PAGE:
Cyber insurance claims

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Every organization faces an exponential increase in potential cyberattacks from ever-changing, intelligent and complex adversaries, which “guarantees a volatile risk environment which will only demand more time, attention, and focus from corporate directors” (see Forbes, Dec. 15, 2022). In 2022 alone, IBM confirmed that the global average cost of a data breach was $4.35 million.

Autoren: Emily McMahan

Cyber risk is “an enterprise-wide risk management issue, rather than a pure IT security issue” (see Deloitte, 2021), meaning that it is crucial for corporate boards to understand why and how cyber breaches affect their companies and what they can do to mitigate that risk. To ensure that corporate board members are prepared for this complex and changing environment, we have set out 10 key questions that each board member should ask themselves and/or the wider board.

1. What and where are your company’s technology-based assets?

By determining a company’s online and technology-based assets (including customer details, key financial data and/or trade secrets), the board can ensure that its cybersecurity plan properly protects all exposed assets.

2. What cyber insurance does the company benefit from and when was it last reviewed?

With cyberattacks increasingly inevitable for many organizations, the board needs to ensure that any risk that cannot be mitigated fully by the company be insured. Therefore, it is important for the board to be aware of what cyber insurance it benefits from and whether it is likely to cover the possible consequences of an attack. This analysis should include the business stakeholders, as well as the IT department, to ensure that the analysis is holistic.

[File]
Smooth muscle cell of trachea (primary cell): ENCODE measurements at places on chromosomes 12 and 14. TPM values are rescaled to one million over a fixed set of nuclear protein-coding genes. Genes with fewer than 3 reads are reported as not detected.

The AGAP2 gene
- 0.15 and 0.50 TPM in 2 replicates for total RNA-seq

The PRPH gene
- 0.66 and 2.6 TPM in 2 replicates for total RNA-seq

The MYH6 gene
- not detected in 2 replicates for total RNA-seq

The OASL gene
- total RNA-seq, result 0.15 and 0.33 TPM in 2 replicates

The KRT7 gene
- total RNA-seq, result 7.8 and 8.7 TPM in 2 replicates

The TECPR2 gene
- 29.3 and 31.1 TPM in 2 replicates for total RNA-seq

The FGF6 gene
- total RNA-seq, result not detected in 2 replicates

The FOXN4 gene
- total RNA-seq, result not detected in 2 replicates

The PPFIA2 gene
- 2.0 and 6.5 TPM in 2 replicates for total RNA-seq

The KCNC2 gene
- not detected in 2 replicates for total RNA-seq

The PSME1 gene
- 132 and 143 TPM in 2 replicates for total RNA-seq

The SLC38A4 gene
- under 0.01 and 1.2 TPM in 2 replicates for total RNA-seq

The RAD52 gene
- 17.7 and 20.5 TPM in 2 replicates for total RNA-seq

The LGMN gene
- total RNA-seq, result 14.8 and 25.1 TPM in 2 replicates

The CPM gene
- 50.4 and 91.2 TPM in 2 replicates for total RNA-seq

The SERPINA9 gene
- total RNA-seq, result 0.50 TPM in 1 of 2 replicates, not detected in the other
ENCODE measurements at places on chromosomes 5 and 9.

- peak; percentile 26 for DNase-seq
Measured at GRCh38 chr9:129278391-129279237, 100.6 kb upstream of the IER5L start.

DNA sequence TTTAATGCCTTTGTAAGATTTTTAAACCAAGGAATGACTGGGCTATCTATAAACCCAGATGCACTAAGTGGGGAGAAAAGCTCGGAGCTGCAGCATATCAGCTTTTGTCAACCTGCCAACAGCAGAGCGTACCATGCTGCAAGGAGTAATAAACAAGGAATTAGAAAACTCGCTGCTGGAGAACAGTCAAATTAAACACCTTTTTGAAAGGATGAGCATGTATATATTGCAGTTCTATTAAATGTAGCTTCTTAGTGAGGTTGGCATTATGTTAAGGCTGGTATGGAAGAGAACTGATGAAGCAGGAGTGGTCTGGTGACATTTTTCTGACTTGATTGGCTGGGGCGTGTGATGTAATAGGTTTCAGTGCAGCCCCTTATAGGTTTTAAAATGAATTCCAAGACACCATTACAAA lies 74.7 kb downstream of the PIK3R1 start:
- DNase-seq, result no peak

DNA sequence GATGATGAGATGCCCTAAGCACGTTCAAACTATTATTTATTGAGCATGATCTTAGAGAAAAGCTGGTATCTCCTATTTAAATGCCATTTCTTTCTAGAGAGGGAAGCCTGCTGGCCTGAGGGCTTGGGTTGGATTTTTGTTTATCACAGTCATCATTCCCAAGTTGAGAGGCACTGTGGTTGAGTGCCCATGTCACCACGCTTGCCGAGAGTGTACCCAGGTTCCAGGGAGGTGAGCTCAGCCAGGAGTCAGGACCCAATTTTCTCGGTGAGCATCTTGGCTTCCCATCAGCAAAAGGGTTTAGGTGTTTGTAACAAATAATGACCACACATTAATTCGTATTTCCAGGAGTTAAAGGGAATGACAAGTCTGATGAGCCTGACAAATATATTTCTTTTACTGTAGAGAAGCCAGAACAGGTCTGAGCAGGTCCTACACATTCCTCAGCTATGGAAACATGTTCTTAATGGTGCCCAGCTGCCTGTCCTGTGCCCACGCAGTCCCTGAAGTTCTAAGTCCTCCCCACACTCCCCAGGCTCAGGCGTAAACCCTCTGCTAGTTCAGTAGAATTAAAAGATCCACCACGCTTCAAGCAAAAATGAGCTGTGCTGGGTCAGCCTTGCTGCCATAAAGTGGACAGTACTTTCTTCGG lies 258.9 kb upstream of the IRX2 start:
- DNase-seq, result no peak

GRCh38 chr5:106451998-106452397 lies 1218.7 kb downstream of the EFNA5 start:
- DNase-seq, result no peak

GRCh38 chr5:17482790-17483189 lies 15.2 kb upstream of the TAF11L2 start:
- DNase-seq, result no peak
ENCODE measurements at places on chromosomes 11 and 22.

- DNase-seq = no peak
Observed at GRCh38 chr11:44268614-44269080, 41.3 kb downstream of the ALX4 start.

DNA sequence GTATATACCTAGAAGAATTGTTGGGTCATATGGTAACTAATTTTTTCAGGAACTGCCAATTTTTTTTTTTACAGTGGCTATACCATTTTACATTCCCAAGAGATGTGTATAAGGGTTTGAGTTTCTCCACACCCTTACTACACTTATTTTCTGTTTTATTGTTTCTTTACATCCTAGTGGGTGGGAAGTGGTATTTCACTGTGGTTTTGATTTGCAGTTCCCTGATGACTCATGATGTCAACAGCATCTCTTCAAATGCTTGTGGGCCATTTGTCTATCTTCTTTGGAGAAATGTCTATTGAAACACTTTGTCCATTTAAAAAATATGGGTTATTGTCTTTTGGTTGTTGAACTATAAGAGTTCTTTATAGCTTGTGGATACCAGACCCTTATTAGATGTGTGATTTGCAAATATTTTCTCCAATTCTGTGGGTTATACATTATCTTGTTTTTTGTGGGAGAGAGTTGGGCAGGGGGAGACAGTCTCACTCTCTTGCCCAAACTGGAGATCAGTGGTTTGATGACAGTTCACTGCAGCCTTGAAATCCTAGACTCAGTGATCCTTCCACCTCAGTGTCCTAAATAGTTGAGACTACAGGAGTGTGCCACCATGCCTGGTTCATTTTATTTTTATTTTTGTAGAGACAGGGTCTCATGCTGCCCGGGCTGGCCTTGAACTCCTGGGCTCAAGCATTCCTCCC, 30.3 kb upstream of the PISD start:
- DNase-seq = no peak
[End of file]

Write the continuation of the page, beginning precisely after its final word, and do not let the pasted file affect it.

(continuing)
3. How do your company’s employees and third-party contractors interact with the company’s cyber assets?

Understanding whether key business associates, stakeholders, contractors and others have access to the company’s network and data will help inform the company of its risk exposure. Cyber policies can be implemented to better protect the company’s technological assets. Relatedly, the company should, at the same time, review any business agreements and contracts for gaps in coverage. The company should ensure that it is sufficiently protected under any agreements that include indemnification language that could expose the company to liability.

4. What are the legal, regulatory and reputational consequences of a cyberattack on your company?

As the threat of a cyber event increases, so does the compliance landscape around data protection. It is important for the board to understand what the impact of a cyberattack would be – not only on its networks, data and potential business interruption – but on the legal, regulatory and reputational consequences as well. It may be advisable to bring in a speciality consultant to ensure that the full ramifications of an attack have been considered and understood (see World Economic Forum).

5. Who at the company owns the cybersecurity risk portfolio? Does the business have sufficient capacity to deal with cybersecurity issues?

The board should understand where the day-to-day responsibility for cyber threats sits within the business and should make sure it is clear whether the board itself or a specialized committee is responsible for oversight of those persons (see Deloitte). In some cases, companies will not have the internal capacity to address cybersecurity and should consider hiring a third-party expert (see Security).

Key takeaways
  • Corporate boards need to understand their organization’s cyber risk exposure
  • They need sufficient capacity to prevent cyber risks and respond to events